Multiple Sclerosis, Strokes and APS
Two are common, the other is rare, but I have been diagnosed then misdiagnosed! I also do not  want to mess my page up...
On January 6, 2000, I walked downstairs and into the bathroom on the main level. Nothing seemed different, I did what I had to, then I stood up to leave. When I did stand up, I had hit my head on the sink in front of me, which I had never done in all the nearly 13 years I had lived there. When I hit my head, I had closed my eyes. When I opened them again, I noticed I couldn't see out of the top half of my right eye. I get migranes a lot, so I passed it off as a migrane light, but when the "migrane" didn't go away by the end of the day, I knew it was something more serious. BTW, just so there is no confusion, me hitting my head on the sink DID NOT give me (what Ithought was ) MS or Optic neritis! We paid a visit to my neurologist, he said that MS was a possibility and he told me that I likely had a mini-stroke. After that, I was told to take an 81mg asprin everyday.I saw an eye doctor. Of course, he didn't have a clue what I had either. I know now in hindsight that I should have gotten a second opinion from another neurologist. By the way, that eye doctor said that I had a scab in my eye which he said was "Clear as day." Obviously, he had no idea what I had, or what he was talking about. (9/13/09-The blindspot in my right eye actually partially did fully recover, now 8 1/2 years later.) The first day I went to school with the mysterious "blindspot," I had no idea what that would mean until I was in the hospital over 2 years later. Every single one of my "friends" that I told my problem to told me to close my left eye, as though they thought I was making this up! What was worse was that when I did close my left eye, I could still partially see out of my right eye, but I couldn't tell anyone that, because they would think that I was surely making this up. This is what every one of them did: They all flicked me off!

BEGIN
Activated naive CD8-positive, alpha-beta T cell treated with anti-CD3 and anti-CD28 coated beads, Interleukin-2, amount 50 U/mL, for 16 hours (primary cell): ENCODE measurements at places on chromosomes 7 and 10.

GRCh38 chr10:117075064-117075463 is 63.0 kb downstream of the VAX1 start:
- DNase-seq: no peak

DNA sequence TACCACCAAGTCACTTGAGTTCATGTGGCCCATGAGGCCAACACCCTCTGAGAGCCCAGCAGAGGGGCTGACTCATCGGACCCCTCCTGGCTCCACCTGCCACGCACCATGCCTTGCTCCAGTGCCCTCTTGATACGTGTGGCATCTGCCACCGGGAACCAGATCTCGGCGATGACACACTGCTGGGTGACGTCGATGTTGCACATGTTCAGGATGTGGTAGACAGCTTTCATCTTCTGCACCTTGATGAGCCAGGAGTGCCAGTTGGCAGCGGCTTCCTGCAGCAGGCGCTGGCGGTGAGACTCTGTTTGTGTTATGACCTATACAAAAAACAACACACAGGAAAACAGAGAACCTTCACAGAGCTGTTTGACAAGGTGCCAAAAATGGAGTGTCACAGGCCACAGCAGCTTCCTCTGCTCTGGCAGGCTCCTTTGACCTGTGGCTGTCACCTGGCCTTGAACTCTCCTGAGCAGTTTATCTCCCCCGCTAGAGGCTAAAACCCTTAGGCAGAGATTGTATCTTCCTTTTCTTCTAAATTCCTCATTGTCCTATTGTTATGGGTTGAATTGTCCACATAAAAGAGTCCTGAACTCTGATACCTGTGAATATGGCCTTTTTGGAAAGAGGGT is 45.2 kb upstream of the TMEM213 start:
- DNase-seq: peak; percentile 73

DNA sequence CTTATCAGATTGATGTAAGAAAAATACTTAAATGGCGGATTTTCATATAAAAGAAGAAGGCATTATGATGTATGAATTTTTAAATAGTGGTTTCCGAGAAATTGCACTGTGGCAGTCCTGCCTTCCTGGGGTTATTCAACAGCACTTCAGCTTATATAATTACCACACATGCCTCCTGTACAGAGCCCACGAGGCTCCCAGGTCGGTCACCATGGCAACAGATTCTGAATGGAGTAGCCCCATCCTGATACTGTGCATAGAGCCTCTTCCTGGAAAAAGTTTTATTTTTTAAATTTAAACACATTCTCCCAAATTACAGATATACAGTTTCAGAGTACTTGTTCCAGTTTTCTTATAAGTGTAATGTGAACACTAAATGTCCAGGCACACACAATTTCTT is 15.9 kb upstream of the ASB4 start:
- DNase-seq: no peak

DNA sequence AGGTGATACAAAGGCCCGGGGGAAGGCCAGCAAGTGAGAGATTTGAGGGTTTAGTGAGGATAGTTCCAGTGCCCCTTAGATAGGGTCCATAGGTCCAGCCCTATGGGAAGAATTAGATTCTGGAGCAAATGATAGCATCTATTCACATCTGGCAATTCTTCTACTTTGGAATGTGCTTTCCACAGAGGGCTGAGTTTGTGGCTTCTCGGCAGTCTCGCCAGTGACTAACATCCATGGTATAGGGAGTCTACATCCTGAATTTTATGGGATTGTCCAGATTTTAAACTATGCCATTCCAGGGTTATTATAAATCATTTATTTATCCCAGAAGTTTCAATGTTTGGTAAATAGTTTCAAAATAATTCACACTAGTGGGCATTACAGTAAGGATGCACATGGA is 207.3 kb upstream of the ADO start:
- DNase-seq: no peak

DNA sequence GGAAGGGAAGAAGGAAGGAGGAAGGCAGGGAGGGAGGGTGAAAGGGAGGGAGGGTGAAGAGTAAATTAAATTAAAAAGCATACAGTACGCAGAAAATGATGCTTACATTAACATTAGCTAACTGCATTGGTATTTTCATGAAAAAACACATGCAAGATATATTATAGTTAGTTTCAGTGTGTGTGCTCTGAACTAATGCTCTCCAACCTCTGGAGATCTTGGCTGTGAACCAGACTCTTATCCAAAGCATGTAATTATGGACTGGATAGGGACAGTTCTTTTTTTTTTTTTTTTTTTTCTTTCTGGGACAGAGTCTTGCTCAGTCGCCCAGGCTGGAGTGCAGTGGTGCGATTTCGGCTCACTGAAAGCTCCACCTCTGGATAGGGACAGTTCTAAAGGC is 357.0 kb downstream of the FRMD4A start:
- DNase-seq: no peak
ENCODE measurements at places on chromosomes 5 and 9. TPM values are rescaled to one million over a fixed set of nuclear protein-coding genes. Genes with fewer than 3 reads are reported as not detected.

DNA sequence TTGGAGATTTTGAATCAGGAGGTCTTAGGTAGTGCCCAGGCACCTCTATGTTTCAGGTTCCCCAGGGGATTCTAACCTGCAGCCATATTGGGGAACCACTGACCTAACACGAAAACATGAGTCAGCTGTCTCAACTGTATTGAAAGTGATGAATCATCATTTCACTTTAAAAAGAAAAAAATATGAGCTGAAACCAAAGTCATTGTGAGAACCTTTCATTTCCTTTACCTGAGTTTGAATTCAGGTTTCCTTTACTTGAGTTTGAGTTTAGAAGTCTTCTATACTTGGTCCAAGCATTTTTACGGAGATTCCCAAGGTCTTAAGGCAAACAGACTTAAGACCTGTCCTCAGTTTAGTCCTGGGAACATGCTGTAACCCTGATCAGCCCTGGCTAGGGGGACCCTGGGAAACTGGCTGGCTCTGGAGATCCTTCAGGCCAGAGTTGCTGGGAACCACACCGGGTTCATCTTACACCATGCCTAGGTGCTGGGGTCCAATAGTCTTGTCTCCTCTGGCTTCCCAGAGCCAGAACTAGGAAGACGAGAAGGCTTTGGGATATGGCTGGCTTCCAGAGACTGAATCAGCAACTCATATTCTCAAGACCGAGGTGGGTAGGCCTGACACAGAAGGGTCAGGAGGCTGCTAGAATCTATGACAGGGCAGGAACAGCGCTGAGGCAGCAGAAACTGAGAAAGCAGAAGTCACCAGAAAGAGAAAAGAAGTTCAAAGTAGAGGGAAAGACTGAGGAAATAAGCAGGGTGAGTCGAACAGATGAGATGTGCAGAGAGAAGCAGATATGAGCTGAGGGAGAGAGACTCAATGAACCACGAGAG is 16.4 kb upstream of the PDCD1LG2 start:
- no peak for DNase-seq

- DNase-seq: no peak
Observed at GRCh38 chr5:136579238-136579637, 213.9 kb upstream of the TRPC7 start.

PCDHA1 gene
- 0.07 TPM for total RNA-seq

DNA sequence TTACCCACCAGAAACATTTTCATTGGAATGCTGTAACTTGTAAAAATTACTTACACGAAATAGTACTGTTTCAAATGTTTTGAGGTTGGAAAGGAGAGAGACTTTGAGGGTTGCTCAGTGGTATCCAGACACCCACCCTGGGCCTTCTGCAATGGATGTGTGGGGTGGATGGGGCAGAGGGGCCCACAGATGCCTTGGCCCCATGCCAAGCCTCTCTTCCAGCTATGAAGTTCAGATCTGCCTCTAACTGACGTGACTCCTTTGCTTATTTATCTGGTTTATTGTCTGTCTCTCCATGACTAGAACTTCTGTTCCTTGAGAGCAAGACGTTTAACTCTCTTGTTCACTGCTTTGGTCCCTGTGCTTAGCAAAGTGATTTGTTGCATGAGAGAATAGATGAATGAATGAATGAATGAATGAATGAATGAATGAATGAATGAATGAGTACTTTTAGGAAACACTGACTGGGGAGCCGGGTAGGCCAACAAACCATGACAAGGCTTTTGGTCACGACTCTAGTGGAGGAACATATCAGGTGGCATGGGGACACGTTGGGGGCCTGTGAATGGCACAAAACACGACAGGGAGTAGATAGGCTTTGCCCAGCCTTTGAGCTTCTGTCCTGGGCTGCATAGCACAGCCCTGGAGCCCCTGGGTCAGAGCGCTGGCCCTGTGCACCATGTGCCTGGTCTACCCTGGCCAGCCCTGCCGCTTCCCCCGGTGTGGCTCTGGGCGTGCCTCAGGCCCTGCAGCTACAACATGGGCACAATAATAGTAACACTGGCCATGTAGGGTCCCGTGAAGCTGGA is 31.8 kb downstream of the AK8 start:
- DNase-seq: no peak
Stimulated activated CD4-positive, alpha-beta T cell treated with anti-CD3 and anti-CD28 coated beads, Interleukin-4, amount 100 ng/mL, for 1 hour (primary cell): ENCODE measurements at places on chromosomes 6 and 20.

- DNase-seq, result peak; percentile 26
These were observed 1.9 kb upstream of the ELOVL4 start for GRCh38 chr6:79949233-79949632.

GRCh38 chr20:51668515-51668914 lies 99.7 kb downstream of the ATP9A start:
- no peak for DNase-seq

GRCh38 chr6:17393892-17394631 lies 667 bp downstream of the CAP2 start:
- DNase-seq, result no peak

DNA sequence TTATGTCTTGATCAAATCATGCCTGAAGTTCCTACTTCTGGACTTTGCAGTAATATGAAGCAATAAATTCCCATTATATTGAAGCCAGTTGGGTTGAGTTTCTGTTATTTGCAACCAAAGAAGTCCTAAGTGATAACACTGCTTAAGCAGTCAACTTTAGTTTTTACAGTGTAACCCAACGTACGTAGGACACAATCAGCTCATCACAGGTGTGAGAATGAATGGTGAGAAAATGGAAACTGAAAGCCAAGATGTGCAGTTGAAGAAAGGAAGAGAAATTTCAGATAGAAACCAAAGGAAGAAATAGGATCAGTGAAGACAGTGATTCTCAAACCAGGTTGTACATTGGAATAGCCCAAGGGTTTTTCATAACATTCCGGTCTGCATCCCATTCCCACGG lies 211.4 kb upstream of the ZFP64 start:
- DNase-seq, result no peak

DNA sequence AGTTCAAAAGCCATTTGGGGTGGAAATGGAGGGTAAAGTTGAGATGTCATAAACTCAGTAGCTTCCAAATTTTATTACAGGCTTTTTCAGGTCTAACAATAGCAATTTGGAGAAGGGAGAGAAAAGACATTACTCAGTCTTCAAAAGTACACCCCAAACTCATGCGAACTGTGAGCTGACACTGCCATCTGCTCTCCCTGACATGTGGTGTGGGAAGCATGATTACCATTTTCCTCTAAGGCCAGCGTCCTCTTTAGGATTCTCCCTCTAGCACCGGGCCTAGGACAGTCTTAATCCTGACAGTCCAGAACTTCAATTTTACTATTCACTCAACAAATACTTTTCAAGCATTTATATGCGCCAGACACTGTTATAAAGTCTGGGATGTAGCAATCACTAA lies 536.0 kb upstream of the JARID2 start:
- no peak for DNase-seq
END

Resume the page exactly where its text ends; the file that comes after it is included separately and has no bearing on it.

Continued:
Fast-forward to May 18, 2002 My mother was on vacation in North Carolina, and I was home with my younger brother, Dan, then 17. He was on the phone with one of his friends. Suddenly, I was laughing uncontrolably. I went outside to get some air, then I fell backwards into the door that leads into the garage. I got up and walked back inside to the kitchen, still laughing. I then fell backwards into one of the chairs to the kitchen table. This time, however, I couldn't get up again My brother thought I had finally gone nuts. He told his friend, "My sister's acting stupid. I'll call you back." He then tried to pull me up, but he ended up dragging my head into the refrigerator. At about that time, my mother called to see how everything was. Dan put me on the phone, and my own mother, who knows I detest alcohol, thought I was drunk. I asked her how she thought I could be such a hypocrite, after all the times I had said I would never touch alcohol because I can't stand drunks.
About three months later, on July 15, I was on my way back home after visiting a friend in Chesapeake, VA. I turned onto a dirt road, which is about a mile from my house. Suddenly, I saw this vehicle which looked like a jeep. The driver was speeding over the hill and lost control. I later found out that he had been drinking. My Nissan Sentra was totaled, but I fourtunately walked away with what later became a scar on my left wrist. (That was caused by the airbag in my steering wheel) Both of my airbags had imploded, so the car was no good anymore.
    Getting back to my story, the night went on, I had no idea what was wrong with me. I did my normal routine (watching and recording All in the Family) The next day, I wasn't any better. After my Aunt Gerry heard what happened, she called for an ambulance. Of course, I thought she was over-reacting at the time, I still didn't know what was wrong with me. As I described my left leg, it moved like "elastic rubber jelly."

What is Multiple Sclerosis?
MS is a neurological disorder in which scattered patches of scarring form in the CNS (Central Nervous System). There are four kinds of known forms of MS:
-1. Relapsing-Remitting--acute attacks followed by full or partial recovery, but with some remaining symptoms
-2.Secondary-Progressive--Begins as Relapsing -Remitting, then in about 10 to 15 years, there is a slow, steady decrease in over-all condition in about  50% of all relapsing-remitting patients (Read about Neil Cavuto's fight with SP here.)
-3. Primary-Progressive--Slow worsening from onset, sometimes with occassional or temporary improvement. Most common after 40.